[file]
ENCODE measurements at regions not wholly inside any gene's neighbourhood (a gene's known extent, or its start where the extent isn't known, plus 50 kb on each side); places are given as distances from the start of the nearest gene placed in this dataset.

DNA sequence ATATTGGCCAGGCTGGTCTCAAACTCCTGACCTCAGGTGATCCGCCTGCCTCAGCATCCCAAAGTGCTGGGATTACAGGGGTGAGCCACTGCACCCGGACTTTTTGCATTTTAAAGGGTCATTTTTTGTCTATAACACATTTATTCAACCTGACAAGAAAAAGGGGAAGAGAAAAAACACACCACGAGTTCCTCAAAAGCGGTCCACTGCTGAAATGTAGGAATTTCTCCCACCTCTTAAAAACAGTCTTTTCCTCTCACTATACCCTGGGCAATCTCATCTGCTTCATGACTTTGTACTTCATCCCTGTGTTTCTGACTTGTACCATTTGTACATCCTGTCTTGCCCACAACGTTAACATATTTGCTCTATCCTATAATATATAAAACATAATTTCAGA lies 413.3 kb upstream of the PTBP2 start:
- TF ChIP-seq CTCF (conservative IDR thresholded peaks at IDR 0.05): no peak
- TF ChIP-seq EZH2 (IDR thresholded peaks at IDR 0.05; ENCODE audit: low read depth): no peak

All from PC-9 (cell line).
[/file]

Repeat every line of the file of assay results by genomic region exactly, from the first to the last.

ENCODE measurements at regions not wholly inside any gene's neighbourhood (a gene's known extent, or its start where the extent isn't known, plus 50 kb on each side); places are given as distances from the start of the nearest gene placed in this dataset.

DNA sequence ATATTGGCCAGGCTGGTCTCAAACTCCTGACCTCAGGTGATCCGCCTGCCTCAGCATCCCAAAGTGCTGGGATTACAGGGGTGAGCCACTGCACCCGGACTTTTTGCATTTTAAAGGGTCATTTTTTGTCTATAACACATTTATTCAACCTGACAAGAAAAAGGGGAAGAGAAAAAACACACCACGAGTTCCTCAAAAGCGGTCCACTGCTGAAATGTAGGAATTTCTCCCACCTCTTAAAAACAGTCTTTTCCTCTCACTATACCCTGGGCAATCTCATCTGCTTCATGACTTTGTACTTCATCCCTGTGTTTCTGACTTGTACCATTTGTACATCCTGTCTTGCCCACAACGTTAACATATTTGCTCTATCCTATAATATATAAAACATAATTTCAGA lies 413.3 kb upstream of the PTBP2 start:
- TF ChIP-seq CTCF (conservative IDR thresholded peaks at IDR 0.05): no peak
- TF ChIP-seq EZH2 (IDR thresholded peaks at IDR 0.05; ENCODE audit: low read depth): no peak

All from PC-9 (cell line).